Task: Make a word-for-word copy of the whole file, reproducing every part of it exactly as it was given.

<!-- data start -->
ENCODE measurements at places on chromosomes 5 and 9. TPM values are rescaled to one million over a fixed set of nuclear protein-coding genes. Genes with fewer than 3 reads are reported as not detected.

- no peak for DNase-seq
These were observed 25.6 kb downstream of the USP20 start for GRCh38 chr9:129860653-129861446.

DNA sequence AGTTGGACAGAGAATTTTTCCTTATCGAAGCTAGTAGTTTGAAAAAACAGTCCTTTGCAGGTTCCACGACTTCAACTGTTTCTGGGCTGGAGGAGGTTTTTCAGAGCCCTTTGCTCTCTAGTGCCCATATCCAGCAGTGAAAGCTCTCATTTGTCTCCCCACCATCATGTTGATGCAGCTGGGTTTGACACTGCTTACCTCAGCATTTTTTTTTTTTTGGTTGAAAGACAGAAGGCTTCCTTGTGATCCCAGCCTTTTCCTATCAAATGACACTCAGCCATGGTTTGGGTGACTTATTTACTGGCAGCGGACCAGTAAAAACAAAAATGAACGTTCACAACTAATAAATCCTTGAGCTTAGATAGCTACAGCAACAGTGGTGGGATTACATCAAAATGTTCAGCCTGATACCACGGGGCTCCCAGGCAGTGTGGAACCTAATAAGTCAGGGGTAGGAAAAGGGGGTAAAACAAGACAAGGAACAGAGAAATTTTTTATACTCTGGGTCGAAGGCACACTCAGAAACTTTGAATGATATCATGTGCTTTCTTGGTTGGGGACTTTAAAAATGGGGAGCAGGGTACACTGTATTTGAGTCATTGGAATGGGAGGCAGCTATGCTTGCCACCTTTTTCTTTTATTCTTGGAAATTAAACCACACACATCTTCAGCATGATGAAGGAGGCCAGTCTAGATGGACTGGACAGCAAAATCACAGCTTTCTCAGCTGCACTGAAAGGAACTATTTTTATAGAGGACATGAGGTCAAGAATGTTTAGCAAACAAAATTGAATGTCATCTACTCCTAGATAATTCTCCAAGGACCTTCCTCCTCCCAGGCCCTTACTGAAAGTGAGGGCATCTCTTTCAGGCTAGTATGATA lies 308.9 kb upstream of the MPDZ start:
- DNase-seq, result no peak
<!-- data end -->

ENCODE measurements at places on chromosomes 5 and 9. TPM values are rescaled to one million over a fixed set of nuclear protein-coding genes. Genes with fewer than 3 reads are reported as not detected.

- no peak for DNase-seq
These were observed 25.6 kb downstream of the USP20 start for GRCh38 chr9:129860653-129861446.

DNA sequence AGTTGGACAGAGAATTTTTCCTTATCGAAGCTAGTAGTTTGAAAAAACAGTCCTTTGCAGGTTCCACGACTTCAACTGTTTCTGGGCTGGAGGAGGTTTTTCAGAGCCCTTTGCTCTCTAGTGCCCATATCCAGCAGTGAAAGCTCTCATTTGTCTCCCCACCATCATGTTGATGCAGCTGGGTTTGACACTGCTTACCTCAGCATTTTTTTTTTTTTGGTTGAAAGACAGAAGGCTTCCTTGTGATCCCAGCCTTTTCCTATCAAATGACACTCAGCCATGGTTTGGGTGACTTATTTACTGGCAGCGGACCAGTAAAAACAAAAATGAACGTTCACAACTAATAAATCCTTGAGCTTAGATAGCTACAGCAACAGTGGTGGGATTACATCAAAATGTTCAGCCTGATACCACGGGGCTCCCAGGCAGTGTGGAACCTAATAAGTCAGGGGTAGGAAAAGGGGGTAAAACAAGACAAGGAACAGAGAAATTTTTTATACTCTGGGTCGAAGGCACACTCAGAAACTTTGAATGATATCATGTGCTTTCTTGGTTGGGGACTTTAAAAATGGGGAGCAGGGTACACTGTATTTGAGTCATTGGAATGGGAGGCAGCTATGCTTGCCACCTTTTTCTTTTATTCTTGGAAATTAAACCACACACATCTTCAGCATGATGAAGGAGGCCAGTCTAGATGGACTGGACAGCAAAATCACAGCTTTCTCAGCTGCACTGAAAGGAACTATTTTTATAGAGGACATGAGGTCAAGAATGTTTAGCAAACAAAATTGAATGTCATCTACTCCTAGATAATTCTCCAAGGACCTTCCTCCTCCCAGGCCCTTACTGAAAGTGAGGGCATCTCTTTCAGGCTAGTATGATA lies 308.9 kb upstream of the MPDZ start:
- DNase-seq, result no peak